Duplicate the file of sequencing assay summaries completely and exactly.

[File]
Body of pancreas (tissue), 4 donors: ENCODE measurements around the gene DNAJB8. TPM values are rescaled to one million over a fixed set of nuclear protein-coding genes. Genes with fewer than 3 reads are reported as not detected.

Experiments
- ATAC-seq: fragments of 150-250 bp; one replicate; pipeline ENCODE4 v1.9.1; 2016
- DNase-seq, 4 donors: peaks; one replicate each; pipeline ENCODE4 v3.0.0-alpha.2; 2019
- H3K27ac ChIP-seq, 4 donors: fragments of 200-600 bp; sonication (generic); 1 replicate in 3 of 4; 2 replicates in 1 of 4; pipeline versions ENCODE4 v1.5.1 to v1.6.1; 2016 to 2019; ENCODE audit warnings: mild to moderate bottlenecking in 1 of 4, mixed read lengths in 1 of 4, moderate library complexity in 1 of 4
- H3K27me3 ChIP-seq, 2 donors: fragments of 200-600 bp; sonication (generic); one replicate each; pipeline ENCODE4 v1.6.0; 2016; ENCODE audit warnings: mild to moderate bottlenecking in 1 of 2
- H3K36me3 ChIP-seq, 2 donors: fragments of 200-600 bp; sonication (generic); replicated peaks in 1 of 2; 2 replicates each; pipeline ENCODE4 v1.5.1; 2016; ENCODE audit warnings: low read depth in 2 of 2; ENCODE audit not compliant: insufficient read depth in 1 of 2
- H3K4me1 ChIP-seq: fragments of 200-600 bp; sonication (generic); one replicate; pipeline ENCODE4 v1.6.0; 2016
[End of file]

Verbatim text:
Body of pancreas (tissue), 4 donors: ENCODE measurements around the gene DNAJB8. TPM values are rescaled to one million over a fixed set of nuclear protein-coding genes. Genes with fewer than 3 reads are reported as not detected.

Experiments
- ATAC-seq: fragments of 150-250 bp; one replicate; pipeline ENCODE4 v1.9.1; 2016
- DNase-seq, 4 donors: peaks; one replicate each; pipeline ENCODE4 v3.0.0-alpha.2; 2019
- H3K27ac ChIP-seq, 4 donors: fragments of 200-600 bp; sonication (generic); 1 replicate in 3 of 4; 2 replicates in 1 of 4; pipeline versions ENCODE4 v1.5.1 to v1.6.1; 2016 to 2019; ENCODE audit warnings: mild to moderate bottlenecking in 1 of 4, mixed read lengths in 1 of 4, moderate library complexity in 1 of 4
- H3K27me3 ChIP-seq, 2 donors: fragments of 200-600 bp; sonication (generic); one replicate each; pipeline ENCODE4 v1.6.0; 2016; ENCODE audit warnings: mild to moderate bottlenecking in 1 of 2
- H3K36me3 ChIP-seq, 2 donors: fragments of 200-600 bp; sonication (generic); replicated peaks in 1 of 2; 2 replicates each; pipeline ENCODE4 v1.5.1; 2016; ENCODE audit warnings: low read depth in 2 of 2; ENCODE audit not compliant: insufficient read depth in 1 of 2
- H3K4me1 ChIP-seq: fragments of 200-600 bp; sonication (generic); one replicate; pipeline ENCODE4 v1.6.0; 2016